South Africa: Community Health and Social Policy
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Examine community health care concerns from a South African perspective.
The program explores the way that health issues are researched, communicated, and addressed, emphasizing the role of research, the influence of the media, the roles of the state and private enterprise, and the agency of community members.
Orientation in Johannesburg and Durban
The program begins with a three-day orientation in Johannesburg. Highlights of the orientation include:
- A guided tour of the Hector Pieterson Museum and Nelson Mandela House in Soweto
- Lunch at Wandi’s Tavern, a historic site where activists formerly congregated
- A drop off exploration of the Durban City Centre
Durban as program base
In Durban, health services range from traditional healers to state-of-the-art hospitals. The city faces public health challenges of immense proportions, and Durban lies near the epicenter of southern Africa’s HIV pandemic. Cultural views on health and varying levels of wealth and education influence access to and acceptance of public health services.
In this context, students are challenged to articulate Durban and South Africa’s health complexities in a balanced way. Students learn how to be critical consumers of medical research papers and media reports on health. They are also encouraged to think more broadly about the perceived dichotomy between Western and traditional medical practice and to appreciate the importance of acceptability and accessibility.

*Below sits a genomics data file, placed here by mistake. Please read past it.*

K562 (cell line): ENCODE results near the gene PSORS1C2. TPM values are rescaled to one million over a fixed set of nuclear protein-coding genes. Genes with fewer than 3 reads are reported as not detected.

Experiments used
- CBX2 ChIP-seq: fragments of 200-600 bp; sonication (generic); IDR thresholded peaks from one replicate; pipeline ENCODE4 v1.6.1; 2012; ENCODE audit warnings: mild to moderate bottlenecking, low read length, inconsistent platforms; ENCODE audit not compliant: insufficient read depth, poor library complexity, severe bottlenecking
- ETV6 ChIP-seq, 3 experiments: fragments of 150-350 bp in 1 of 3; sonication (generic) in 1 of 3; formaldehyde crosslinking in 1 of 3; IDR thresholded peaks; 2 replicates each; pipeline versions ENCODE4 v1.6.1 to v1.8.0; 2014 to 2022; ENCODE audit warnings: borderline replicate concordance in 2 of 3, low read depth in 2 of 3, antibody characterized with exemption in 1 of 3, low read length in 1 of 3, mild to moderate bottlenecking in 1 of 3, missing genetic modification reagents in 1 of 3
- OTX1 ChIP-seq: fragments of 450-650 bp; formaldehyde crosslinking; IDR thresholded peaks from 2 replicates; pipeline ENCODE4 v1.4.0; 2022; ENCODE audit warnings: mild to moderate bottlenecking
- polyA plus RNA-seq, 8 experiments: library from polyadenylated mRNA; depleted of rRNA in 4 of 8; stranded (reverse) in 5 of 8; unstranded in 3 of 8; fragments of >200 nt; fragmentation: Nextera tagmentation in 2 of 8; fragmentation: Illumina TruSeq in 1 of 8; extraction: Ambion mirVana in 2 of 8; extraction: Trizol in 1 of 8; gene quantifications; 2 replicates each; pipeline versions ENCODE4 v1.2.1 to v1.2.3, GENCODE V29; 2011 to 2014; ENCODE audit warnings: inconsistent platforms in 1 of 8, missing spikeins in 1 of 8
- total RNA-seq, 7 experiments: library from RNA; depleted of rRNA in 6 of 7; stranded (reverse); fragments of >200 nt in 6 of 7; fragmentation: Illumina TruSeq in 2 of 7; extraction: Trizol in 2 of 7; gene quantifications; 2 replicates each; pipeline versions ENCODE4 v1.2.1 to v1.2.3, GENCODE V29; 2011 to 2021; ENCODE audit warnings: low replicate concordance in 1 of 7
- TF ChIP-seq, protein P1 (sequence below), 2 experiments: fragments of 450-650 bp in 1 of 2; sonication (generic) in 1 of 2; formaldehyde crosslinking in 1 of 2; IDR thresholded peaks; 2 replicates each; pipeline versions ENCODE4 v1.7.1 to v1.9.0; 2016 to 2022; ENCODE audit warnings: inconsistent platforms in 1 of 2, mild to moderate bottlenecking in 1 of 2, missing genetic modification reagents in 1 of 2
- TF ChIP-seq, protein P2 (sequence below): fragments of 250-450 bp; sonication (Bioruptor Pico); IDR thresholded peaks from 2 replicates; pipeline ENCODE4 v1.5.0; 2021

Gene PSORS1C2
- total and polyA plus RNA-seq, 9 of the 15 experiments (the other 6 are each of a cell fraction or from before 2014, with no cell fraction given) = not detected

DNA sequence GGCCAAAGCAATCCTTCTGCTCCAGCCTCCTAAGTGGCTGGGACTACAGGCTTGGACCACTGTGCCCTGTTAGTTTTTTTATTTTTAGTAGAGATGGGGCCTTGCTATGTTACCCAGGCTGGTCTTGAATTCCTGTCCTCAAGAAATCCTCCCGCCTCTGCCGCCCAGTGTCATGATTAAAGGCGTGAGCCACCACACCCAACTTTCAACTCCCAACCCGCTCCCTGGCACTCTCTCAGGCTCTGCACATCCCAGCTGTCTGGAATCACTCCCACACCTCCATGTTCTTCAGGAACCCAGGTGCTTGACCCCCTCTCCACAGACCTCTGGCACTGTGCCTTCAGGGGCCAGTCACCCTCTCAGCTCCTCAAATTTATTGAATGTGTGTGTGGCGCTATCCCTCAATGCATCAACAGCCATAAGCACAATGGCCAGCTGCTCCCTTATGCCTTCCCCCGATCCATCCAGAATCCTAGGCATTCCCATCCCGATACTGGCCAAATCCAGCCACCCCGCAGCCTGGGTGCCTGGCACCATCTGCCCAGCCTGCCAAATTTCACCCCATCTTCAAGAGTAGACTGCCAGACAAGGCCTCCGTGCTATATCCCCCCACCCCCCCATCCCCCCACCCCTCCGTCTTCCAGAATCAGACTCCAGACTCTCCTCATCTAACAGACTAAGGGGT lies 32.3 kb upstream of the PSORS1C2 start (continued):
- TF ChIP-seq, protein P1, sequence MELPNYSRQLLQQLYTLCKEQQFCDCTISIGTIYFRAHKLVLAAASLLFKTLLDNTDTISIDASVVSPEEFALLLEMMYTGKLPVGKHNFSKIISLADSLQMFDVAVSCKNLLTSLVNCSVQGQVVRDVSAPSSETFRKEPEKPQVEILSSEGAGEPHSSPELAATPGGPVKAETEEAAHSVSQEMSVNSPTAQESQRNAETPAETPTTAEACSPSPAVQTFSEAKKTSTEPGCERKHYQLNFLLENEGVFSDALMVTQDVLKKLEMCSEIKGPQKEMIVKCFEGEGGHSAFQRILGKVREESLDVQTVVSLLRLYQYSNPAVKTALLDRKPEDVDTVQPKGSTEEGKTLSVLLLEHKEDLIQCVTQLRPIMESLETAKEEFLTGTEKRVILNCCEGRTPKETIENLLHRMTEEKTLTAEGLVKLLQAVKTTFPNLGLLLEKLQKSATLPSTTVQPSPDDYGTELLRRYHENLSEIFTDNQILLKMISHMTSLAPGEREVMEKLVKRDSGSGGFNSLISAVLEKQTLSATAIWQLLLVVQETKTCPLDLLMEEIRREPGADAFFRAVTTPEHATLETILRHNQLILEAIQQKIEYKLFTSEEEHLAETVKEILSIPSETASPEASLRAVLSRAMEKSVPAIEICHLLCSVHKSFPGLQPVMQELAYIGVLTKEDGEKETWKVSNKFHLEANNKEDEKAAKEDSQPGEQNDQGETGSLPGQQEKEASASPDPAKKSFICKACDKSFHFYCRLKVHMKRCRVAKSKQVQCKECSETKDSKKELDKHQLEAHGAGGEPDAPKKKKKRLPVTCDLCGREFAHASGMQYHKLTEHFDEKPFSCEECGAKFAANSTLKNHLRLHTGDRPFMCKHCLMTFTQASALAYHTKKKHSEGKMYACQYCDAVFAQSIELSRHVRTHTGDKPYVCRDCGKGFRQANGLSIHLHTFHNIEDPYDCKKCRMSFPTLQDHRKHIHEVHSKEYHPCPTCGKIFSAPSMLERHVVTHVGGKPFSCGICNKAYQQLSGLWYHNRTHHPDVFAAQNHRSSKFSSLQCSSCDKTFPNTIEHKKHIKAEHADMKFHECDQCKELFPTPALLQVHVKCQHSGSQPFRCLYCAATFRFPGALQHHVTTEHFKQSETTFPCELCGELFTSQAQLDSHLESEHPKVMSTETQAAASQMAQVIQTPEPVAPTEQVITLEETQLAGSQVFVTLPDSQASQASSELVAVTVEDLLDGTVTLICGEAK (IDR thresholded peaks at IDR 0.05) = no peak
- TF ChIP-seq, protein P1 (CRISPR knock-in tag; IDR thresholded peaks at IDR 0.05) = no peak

Community health lecture series
Through the program’s Community Health Lecture Series, students learn about a selected range of diseases, prevention programs, and health interventions. Lecturers include academics, health care workers, and researchers.
Zulu language instruction
Students receive 45 class hours of intensive language instruction in Zulu, with an emphasis on beginning speaking and comprehension skills. Students also have the opportunity to practice Zulu with host family members during the homestays.
Independent Study Project
For four weeks, students conduct original research on a topic of particular interest to them that is relevant in the context of South Africa. The Independent Study Project (ISP) is conducted in Durban or in another approved location appropriate to the project. This period may include volunteering at a school, clinic, or NGO. For most students, the ISP is the highlight of the semester. Ethical health research can be done by students who develop relationships of trust in a community, but access to medical facilities is only possible on a volunteer practicum basis with no research permissible.
Sample topic areas for the ISP include:
- Prenatal health care
- Sociological consequences of HIV/AIDS
- Public health education campaigns
- Sustainable development and health care
- Local attitudes about access to health care facilities
- Indigenous healing practices
- Music and its effects on HIV-positive South Africans
- Mental health issues and available health care
- Reproductive health in rural South Africa
View Student Evaluations for this program: